gypsy moth management

Gypsy Moth Adults Take Flight

The caterpillar feeding frenzy has ended for the year and adult activity is being observed in NW Ohio. The male moths have taken flight in their zig-zag pattern in hopes of finding a mate. The female moths are white and a bit larger in size, and typically don't move far distances from the pupal casing that they emerged from. She gives off a pheromone to alert close by males of her location. After a visit from the male moth, she will begin laying eggs. The mass of eggs laid now, will remain in that stage until the following spring. 
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Authors
Amy Stone

Gypsy Moth Caterpillars Killed By Fungus and Virus

Last year was an active year for gypsy moth in Ohio, especially what I was seeing personally in Lucas County (Toledo, Ohio). Earlier this season, the Ohio Department of Agriculture (ODA) treated ten identified blocks in Lucas County. There were also treatments made across the state for both larval control and mating distribution at part of the national program coordinated in Ohio by ODA. Information on the treatments made by ODA, including maps, can be found on their website at: https://agri.ohio.gov/wps/portal/gov/oda/divisions/plant-health/gypsy-moth-program/gypsy-moth-program  Additionally...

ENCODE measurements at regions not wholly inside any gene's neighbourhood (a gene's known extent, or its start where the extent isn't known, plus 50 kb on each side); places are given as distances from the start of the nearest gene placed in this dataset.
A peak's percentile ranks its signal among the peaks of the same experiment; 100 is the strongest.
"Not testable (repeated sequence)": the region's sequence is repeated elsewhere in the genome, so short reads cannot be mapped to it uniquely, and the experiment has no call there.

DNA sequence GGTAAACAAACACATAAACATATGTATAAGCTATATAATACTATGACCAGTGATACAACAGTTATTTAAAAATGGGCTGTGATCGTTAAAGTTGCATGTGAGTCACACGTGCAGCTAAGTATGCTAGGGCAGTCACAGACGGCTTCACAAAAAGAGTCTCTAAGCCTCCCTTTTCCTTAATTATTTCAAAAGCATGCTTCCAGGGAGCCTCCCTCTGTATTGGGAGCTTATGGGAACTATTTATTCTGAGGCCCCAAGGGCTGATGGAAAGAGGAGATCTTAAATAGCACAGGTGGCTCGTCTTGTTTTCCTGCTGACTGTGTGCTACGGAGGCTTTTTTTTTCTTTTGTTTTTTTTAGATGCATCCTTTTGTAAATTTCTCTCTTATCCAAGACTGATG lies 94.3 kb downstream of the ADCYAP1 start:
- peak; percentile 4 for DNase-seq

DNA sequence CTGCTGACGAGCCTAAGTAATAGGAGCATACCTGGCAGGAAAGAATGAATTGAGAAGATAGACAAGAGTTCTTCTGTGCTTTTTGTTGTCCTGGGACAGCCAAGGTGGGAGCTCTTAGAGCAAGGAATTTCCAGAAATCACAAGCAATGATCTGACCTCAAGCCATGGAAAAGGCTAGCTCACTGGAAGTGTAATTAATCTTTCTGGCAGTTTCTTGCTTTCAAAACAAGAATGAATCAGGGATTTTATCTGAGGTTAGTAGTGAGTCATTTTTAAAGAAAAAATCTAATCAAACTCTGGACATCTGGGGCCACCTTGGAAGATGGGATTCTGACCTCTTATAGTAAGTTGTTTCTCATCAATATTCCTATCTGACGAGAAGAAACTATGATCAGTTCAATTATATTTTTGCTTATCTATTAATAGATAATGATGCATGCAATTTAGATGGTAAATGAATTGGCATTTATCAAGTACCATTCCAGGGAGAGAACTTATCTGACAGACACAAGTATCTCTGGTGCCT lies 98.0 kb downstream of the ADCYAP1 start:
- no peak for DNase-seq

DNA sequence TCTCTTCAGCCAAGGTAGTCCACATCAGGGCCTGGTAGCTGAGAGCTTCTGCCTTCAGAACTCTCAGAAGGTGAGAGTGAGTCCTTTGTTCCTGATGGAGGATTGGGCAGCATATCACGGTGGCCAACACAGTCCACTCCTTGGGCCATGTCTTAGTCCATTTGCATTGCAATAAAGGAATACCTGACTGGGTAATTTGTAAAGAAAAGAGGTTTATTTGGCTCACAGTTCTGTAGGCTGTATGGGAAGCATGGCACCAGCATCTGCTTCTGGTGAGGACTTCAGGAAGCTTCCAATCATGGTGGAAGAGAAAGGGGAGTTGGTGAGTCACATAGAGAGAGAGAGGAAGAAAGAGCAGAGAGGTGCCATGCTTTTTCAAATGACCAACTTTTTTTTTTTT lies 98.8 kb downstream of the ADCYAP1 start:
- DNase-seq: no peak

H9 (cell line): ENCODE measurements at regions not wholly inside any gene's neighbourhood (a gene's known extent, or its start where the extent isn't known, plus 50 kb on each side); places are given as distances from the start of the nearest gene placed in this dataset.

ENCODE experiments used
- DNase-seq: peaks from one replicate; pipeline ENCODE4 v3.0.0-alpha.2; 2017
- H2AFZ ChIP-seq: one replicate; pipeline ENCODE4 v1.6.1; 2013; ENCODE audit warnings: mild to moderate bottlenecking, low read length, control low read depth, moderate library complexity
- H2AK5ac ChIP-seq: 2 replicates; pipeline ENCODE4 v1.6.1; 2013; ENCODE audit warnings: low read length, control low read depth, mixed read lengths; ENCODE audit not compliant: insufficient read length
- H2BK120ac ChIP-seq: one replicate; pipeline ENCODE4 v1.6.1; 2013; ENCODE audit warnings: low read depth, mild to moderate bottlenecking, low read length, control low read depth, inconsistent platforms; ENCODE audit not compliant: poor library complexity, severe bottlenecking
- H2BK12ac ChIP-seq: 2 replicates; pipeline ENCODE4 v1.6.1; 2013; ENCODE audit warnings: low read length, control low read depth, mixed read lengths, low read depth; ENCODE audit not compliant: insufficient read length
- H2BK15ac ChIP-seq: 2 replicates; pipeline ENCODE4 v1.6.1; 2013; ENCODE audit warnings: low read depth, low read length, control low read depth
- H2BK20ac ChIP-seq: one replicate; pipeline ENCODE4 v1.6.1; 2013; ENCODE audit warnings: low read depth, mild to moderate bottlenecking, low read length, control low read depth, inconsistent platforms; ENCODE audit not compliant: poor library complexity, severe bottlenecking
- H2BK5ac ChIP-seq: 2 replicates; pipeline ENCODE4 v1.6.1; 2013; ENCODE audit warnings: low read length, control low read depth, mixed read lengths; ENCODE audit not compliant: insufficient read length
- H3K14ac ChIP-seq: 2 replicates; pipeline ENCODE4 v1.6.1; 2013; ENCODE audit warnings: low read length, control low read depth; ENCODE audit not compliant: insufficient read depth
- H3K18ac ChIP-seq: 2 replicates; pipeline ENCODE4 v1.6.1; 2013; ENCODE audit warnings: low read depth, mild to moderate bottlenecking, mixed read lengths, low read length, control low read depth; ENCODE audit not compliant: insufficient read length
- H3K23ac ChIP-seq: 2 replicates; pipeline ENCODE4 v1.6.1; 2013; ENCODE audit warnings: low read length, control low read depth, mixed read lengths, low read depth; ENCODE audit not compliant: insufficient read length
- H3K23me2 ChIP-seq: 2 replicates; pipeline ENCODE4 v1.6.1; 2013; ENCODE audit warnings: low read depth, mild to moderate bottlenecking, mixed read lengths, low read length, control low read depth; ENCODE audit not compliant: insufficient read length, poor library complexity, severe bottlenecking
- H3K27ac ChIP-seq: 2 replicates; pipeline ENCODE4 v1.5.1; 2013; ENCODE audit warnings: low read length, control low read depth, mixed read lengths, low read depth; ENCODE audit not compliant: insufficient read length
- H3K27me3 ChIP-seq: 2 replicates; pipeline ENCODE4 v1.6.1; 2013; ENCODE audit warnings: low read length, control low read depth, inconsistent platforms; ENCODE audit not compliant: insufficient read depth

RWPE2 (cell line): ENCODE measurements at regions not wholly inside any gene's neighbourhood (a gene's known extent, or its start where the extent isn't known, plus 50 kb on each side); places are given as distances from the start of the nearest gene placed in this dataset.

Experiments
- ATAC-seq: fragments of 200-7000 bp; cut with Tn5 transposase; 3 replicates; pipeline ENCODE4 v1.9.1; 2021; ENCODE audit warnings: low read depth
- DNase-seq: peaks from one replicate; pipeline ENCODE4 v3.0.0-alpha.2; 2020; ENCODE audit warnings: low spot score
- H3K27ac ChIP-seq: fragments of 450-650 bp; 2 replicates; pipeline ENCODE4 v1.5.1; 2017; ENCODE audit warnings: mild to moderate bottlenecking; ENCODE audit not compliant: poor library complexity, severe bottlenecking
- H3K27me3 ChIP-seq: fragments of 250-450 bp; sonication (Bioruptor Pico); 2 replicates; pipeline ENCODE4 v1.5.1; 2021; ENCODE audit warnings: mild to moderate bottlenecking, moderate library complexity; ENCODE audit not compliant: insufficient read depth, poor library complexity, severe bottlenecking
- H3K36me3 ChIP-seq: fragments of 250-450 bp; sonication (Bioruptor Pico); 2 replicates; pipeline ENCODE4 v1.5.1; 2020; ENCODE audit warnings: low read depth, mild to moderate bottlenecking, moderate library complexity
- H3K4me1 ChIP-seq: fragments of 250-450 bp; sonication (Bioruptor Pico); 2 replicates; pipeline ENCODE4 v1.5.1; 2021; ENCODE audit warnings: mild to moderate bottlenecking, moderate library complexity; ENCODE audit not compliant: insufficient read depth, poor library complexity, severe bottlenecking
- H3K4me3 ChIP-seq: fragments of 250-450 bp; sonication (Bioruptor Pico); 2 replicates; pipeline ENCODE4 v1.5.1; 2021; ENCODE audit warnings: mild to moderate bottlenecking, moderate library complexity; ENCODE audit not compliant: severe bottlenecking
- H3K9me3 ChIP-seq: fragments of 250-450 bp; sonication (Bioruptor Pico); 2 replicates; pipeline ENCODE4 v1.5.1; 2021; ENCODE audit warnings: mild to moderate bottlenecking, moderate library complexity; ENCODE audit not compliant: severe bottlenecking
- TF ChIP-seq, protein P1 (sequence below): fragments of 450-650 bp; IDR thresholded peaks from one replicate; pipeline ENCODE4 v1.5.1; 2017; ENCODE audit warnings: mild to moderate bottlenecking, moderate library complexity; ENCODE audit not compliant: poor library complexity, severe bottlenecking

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Amy Stone

Helicopters Fly over Lake County in May!

What are those Helicopters spraying? Helicopters were flying over Perry, Ohio on May 25, 2018 last year spraying tree lines and nursery stock. What were they spraying? Why from a helicopter? Lake County is one of 51 counties in Ohio that fall under the European Gypsy Moth Quarantine. Currently 51 counties in Ohio are regulated under the Gypsy Moth quarantine. One main requirement for the compliance agreement is that nurseries must apply a USDA-approved insecticide to the entire growing area in mid to late May.
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Authors
Thomas deHaas

ODA Announces 2019 Gypsy Moth Open Houses

The gypsy moth is a non-native pest that feeds on leaves and needles of over 300 different trees in the buckeye state. The feeding injury occurs in the spring and early summer when populations are present. The early season feeding, when heavy, causes the plants to push new leaves that ultimately are the food-factories for the rest of the year. Healthy deciduous trees can usually recover as long as there isn't repeat defoliation year after year. Evergreens can die in a single season. 
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Authors
Amy Stone